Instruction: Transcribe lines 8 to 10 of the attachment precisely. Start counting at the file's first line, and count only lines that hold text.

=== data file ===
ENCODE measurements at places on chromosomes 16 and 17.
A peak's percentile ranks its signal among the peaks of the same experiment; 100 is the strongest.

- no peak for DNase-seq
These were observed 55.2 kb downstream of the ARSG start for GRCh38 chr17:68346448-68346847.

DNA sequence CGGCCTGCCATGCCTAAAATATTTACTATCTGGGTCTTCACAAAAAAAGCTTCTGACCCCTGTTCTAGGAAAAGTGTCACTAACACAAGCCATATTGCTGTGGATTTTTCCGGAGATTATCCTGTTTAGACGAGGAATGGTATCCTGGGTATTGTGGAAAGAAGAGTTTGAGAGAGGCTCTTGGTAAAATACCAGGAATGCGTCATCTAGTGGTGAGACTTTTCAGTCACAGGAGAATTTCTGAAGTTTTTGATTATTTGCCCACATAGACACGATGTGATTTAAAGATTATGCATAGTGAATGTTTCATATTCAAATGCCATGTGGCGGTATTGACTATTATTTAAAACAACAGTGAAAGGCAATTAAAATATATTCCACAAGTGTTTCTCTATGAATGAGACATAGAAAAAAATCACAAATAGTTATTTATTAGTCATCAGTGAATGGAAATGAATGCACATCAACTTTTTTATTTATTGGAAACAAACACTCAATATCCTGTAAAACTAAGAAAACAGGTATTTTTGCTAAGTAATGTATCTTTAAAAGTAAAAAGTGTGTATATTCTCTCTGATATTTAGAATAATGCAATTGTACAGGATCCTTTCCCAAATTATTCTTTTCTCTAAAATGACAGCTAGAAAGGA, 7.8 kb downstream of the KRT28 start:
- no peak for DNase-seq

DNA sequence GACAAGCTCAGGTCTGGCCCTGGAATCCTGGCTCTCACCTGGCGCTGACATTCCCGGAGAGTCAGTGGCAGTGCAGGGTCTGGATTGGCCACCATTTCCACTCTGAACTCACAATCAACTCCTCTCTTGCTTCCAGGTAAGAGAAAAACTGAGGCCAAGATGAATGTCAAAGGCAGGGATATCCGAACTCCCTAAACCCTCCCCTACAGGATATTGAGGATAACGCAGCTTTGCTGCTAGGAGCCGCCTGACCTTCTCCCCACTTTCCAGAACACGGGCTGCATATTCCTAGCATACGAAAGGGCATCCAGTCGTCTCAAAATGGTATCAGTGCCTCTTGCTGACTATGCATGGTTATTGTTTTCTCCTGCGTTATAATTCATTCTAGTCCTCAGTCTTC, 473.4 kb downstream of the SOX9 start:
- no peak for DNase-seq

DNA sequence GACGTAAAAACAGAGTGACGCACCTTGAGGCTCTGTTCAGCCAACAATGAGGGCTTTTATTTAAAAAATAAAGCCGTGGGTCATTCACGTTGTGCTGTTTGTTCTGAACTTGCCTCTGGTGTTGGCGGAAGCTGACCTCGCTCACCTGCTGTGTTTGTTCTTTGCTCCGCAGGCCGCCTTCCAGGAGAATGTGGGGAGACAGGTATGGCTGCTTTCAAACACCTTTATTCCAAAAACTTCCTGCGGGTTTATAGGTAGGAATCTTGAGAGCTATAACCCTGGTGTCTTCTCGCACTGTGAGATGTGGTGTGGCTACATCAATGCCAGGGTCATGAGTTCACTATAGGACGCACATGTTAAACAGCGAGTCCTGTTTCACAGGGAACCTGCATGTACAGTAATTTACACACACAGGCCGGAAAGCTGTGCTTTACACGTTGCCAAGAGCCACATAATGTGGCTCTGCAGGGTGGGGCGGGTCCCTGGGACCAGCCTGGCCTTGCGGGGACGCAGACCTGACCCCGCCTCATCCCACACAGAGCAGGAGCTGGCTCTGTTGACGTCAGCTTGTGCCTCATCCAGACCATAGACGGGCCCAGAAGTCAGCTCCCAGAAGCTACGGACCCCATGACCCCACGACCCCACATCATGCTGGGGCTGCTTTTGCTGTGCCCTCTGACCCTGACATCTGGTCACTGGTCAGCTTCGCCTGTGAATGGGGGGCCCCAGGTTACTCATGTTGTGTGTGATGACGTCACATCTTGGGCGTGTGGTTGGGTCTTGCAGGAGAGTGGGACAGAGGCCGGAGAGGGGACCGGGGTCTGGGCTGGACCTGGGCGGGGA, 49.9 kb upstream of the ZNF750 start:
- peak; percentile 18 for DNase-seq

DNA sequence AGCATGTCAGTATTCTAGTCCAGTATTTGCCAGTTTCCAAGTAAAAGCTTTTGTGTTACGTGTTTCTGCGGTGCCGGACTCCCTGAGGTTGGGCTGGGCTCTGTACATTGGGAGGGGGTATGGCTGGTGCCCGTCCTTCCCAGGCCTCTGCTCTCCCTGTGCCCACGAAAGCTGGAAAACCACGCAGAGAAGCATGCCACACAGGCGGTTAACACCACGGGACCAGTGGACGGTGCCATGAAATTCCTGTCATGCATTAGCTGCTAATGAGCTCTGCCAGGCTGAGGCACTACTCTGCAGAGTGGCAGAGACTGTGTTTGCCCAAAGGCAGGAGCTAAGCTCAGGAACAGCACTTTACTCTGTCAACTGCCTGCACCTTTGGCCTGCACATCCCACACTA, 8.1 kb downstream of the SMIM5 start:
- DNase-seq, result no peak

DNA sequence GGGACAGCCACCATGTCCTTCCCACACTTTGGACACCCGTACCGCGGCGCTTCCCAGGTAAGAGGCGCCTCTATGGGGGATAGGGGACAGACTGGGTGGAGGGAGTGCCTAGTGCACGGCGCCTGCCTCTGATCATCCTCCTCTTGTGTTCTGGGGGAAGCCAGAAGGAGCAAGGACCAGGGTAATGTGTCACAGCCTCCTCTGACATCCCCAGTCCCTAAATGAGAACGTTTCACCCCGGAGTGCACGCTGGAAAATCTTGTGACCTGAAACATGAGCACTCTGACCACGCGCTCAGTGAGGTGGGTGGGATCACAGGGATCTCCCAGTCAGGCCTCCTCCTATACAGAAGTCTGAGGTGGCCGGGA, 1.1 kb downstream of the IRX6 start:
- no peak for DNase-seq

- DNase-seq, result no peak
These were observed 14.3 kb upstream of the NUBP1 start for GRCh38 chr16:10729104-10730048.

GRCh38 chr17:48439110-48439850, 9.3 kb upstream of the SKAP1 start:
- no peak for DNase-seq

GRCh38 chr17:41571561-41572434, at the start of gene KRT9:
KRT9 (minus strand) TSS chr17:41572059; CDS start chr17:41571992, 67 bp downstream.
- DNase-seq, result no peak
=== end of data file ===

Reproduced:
- no peak for DNase-seq

DNA sequence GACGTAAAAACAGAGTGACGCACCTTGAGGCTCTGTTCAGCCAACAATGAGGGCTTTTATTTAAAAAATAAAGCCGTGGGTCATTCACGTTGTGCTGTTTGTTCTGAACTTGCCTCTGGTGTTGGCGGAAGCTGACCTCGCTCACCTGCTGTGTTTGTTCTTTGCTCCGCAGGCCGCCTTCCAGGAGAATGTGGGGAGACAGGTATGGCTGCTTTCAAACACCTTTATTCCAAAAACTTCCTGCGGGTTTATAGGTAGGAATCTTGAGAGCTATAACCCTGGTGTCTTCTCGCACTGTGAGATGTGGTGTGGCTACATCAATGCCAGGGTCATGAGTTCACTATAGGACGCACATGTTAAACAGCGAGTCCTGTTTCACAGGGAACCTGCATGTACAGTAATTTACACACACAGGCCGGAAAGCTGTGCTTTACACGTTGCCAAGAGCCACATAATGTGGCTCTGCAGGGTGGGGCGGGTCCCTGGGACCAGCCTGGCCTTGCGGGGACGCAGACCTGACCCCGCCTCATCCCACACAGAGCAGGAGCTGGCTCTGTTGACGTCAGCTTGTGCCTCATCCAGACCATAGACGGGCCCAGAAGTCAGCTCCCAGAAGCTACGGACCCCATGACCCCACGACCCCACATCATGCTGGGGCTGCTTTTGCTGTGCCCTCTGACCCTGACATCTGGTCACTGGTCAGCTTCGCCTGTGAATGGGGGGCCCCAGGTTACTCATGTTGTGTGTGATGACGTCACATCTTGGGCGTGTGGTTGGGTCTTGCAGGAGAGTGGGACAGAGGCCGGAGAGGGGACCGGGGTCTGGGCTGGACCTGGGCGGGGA, 49.9 kb upstream of the ZNF750 start:
- peak; percentile 18 for DNase-seq